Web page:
Life under lockdown #5

Mental awareness blog (3)

Team Stork exercising positive mental health

Last week (18-24 May 2020) was Mental Health Awareness Week – the team spent some time collating their thoughts and ideas on what’s been helping them to stay positive and release tension during this time. We loved sharing these amongst ourselves, so wanted to share them with our supporters too.

We understand all too well what a difficult time this is for many, not least of which has been reflected in the high level of requests we have been receiving due to COVID-19. Many who were previously coping, financially or otherwise, are finding the consequences of this pandemic and the added pressures it brings to be an extremely difficult and worrying time. We hope these suggestions give some relief for you during lockdown and beyond, like they have for us.

Local walks

We know walking around our beautiful local area and discovering new haunts has become one of the most popular past times for many since lockdown began. As Sonya so rightly says: “While walking I like to really take time to take in all the smells, sounds and sights, and absorb being in nature. I love that we live in a place where you can go from being in an urban environment to feeling like you’re in the middle of nowhere in just a few steps.”

Here’s our firm favourites.

  • Reigate Hill, an alternative route – from Underhill Park Road take the footpath up to the top of Reigate Hill, turn left at the bomb crater and walk along the ridgeline until you reach the ‘saddleback sticking out bit’. Take the footpath down which are like steps cut into the hill, pass the other bomb crater on your left, go over the stile, turn left onto the footpath through the woods which leads you back along Pilgrim’s Way.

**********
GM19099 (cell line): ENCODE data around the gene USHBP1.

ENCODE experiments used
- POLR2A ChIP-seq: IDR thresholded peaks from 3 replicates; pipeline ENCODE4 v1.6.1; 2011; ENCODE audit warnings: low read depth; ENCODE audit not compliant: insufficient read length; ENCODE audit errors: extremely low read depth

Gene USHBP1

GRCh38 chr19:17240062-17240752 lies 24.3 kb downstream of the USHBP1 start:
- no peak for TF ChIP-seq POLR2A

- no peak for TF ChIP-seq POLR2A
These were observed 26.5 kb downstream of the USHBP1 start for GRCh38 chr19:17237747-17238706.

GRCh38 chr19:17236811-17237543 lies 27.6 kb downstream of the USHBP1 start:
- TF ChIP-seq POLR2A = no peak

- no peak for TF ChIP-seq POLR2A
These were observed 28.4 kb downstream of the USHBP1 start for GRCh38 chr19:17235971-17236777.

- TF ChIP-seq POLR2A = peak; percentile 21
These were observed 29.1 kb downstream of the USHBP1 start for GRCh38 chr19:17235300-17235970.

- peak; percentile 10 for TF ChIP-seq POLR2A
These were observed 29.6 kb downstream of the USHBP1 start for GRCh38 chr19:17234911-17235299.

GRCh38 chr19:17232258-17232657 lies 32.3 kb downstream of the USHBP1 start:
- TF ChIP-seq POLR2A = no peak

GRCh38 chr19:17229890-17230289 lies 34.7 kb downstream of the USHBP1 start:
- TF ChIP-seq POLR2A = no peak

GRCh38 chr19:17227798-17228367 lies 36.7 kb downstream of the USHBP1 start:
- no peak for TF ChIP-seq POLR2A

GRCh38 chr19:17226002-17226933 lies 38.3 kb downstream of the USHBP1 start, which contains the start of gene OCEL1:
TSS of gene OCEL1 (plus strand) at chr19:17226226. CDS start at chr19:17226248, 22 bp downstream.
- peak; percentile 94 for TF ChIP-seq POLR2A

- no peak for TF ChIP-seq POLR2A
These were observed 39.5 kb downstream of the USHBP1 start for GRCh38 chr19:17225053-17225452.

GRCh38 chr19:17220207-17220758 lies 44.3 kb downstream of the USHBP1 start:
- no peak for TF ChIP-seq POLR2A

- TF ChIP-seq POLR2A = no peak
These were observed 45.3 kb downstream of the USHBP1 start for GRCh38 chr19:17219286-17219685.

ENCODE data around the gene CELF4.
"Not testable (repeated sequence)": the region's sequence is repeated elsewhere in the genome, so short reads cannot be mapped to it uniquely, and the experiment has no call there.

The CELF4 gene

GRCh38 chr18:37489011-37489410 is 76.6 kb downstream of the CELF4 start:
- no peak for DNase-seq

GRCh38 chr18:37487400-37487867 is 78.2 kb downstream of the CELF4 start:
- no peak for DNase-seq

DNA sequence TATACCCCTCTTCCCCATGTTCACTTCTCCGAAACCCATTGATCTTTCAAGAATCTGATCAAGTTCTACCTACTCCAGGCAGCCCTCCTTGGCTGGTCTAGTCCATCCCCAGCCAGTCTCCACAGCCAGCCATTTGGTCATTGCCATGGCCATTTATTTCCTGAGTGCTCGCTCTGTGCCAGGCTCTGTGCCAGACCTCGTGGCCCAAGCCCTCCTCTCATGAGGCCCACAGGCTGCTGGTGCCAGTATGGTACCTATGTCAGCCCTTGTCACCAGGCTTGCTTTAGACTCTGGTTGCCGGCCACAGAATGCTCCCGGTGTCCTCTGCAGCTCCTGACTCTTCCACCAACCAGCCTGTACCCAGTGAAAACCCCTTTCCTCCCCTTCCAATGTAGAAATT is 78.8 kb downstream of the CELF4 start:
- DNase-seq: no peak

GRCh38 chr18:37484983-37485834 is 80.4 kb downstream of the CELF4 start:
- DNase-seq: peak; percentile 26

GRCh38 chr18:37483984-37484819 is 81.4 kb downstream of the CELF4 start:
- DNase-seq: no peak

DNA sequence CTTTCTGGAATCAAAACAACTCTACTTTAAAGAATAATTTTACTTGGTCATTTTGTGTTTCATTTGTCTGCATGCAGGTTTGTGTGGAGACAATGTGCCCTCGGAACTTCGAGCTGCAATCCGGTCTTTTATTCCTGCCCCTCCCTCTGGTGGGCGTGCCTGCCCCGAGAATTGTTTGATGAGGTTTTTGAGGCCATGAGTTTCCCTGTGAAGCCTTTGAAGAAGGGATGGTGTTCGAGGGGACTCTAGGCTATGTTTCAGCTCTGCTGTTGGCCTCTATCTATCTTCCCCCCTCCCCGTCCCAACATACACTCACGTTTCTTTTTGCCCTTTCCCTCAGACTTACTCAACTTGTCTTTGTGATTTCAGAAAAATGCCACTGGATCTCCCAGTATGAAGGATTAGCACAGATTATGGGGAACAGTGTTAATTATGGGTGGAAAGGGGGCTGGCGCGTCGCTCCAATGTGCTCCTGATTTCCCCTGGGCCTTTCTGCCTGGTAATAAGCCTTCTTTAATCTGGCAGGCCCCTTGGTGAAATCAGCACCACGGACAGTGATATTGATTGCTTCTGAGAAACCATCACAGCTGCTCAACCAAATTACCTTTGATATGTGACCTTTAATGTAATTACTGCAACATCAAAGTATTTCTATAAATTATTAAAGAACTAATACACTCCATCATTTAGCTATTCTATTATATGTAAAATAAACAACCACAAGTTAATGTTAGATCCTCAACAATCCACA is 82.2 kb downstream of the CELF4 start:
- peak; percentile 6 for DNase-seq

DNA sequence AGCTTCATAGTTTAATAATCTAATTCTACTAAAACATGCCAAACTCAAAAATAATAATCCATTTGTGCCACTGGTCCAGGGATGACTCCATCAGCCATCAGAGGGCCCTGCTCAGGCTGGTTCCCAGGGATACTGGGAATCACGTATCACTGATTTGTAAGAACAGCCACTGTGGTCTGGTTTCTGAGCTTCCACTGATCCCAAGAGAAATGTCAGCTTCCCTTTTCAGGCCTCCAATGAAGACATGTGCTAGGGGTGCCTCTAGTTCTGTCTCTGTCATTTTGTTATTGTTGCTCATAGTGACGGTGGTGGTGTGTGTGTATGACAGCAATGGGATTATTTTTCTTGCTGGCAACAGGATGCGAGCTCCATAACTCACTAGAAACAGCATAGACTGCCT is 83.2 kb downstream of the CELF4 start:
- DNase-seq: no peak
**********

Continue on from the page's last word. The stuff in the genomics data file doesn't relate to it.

• Priory Park woods – exploring the area behind Priory Park, whilst the kids look out for the fairy doors at the foot of the trees. Another favourite route is a walk to Skimmington Castle Pub from the back of Priory Park.
  • Gatton Park“The bluebells have been amazing this year and it’s a great cycle route too, never one to get tired of!”  (Nancy)
  • Redhill Common – lots of interesting parts, with a tree swing in the forest and an awesome climbing tree at the bottom of the open green at the top of the common.

  • Earlswood Golf Course – a great open space and a lot quieter than Earlswood Lakes in the day. The kids riding their bikes over the humps is great fun.